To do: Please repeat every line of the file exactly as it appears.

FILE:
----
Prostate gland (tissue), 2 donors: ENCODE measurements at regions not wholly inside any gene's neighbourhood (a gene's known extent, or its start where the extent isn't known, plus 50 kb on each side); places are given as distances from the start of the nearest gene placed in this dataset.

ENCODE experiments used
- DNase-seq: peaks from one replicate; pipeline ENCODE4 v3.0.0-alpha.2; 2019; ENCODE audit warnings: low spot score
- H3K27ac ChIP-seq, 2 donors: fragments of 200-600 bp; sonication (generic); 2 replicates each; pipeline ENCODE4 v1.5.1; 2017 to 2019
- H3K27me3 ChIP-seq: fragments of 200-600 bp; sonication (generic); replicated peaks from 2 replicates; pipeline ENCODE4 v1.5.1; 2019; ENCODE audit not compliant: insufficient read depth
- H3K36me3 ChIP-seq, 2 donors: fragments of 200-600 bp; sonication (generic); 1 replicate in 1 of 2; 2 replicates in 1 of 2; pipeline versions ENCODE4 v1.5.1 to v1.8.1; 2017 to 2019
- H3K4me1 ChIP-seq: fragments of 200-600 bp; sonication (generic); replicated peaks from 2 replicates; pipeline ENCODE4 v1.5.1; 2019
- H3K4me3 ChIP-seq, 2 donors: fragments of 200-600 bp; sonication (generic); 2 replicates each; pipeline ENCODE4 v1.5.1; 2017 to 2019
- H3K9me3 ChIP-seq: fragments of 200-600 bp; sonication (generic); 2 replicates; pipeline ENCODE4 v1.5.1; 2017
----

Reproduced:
Prostate gland (tissue), 2 donors: ENCODE measurements at regions not wholly inside any gene's neighbourhood (a gene's known extent, or its start where the extent isn't known, plus 50 kb on each side); places are given as distances from the start of the nearest gene placed in this dataset.

ENCODE experiments used
- DNase-seq: peaks from one replicate; pipeline ENCODE4 v3.0.0-alpha.2; 2019; ENCODE audit warnings: low spot score
- H3K27ac ChIP-seq, 2 donors: fragments of 200-600 bp; sonication (generic); 2 replicates each; pipeline ENCODE4 v1.5.1; 2017 to 2019
- H3K27me3 ChIP-seq: fragments of 200-600 bp; sonication (generic); replicated peaks from 2 replicates; pipeline ENCODE4 v1.5.1; 2019; ENCODE audit not compliant: insufficient read depth
- H3K36me3 ChIP-seq, 2 donors: fragments of 200-600 bp; sonication (generic); 1 replicate in 1 of 2; 2 replicates in 1 of 2; pipeline versions ENCODE4 v1.5.1 to v1.8.1; 2017 to 2019
- H3K4me1 ChIP-seq: fragments of 200-600 bp; sonication (generic); replicated peaks from 2 replicates; pipeline ENCODE4 v1.5.1; 2019
- H3K4me3 ChIP-seq, 2 donors: fragments of 200-600 bp; sonication (generic); 2 replicates each; pipeline ENCODE4 v1.5.1; 2017 to 2019
- H3K9me3 ChIP-seq: fragments of 200-600 bp; sonication (generic); 2 replicates; pipeline ENCODE4 v1.5.1; 2017